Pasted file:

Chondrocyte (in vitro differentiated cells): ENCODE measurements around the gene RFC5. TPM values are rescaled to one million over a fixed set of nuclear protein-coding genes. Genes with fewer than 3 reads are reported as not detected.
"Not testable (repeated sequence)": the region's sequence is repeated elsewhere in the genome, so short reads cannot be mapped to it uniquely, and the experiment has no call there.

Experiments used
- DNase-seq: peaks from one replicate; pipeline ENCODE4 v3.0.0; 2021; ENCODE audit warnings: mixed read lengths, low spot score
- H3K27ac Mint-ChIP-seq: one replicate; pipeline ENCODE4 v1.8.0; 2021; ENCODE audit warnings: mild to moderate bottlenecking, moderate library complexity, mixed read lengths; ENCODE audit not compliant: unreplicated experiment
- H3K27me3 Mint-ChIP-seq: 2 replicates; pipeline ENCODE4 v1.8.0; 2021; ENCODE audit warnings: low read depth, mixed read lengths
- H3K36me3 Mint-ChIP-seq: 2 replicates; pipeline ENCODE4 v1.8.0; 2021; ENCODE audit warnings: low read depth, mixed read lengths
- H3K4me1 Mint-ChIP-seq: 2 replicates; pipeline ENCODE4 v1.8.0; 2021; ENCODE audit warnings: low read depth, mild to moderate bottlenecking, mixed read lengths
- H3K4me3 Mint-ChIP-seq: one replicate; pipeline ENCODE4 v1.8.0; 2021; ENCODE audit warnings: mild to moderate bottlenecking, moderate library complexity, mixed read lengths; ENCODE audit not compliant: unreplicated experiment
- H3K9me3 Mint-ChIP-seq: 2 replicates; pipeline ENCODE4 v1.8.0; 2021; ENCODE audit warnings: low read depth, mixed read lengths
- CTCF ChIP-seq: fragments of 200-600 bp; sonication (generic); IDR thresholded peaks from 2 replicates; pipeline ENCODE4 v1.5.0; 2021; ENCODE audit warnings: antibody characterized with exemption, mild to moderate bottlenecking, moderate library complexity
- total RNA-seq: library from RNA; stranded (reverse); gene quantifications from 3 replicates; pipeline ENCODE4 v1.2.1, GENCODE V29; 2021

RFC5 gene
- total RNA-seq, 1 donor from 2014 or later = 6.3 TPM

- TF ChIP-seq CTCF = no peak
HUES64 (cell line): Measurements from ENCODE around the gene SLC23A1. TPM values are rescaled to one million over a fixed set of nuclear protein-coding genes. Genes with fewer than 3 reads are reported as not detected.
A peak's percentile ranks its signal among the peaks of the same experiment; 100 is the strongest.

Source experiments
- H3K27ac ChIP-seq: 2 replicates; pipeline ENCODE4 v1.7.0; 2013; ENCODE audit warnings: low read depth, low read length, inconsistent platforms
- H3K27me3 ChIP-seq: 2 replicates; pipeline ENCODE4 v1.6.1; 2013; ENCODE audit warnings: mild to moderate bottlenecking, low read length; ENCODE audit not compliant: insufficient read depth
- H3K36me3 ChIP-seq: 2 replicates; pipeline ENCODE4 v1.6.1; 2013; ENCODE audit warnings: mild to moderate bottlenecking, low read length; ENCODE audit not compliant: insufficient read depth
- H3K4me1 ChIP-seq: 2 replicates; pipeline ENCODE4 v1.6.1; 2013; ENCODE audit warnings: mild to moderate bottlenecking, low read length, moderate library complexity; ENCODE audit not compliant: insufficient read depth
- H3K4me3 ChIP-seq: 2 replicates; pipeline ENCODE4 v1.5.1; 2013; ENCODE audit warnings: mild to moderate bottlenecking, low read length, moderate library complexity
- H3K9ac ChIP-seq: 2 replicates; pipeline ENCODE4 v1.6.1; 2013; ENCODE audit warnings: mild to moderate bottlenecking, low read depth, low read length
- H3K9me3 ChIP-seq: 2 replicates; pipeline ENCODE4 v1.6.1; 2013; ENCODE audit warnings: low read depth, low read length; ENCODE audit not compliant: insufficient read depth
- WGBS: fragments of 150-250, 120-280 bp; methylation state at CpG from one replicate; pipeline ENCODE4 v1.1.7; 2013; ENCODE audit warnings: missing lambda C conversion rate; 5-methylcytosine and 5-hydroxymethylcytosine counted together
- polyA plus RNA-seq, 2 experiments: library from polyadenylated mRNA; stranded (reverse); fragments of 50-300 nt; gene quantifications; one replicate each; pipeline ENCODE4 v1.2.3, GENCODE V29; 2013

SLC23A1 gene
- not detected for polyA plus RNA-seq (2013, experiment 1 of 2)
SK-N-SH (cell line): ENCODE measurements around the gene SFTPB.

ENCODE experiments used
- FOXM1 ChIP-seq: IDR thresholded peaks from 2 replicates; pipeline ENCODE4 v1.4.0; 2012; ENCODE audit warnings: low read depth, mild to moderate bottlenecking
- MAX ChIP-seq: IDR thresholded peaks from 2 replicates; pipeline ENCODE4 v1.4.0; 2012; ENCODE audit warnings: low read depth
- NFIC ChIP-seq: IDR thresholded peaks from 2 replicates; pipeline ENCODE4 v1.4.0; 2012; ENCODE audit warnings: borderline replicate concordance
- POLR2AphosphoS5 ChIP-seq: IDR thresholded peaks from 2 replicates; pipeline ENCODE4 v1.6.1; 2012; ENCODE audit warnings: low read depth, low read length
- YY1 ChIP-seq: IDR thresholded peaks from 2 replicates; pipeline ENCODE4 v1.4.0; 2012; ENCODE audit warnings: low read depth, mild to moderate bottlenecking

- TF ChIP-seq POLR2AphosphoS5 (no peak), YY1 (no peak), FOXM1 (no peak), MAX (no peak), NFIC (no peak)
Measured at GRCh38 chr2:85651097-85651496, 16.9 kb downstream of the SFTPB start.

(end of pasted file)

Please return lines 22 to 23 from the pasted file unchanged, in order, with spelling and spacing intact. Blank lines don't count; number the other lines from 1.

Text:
- H3K4me1 ChIP-seq: 2 replicates; pipeline ENCODE4 v1.6.1; 2013; ENCODE audit warnings: mild to moderate bottlenecking, low read length, moderate library complexity; ENCODE audit not compliant: insufficient read depth
- H3K4me3 ChIP-seq: 2 replicates; pipeline ENCODE4 v1.5.1; 2013; ENCODE audit warnings: mild to moderate bottlenecking, low read length, moderate library complexity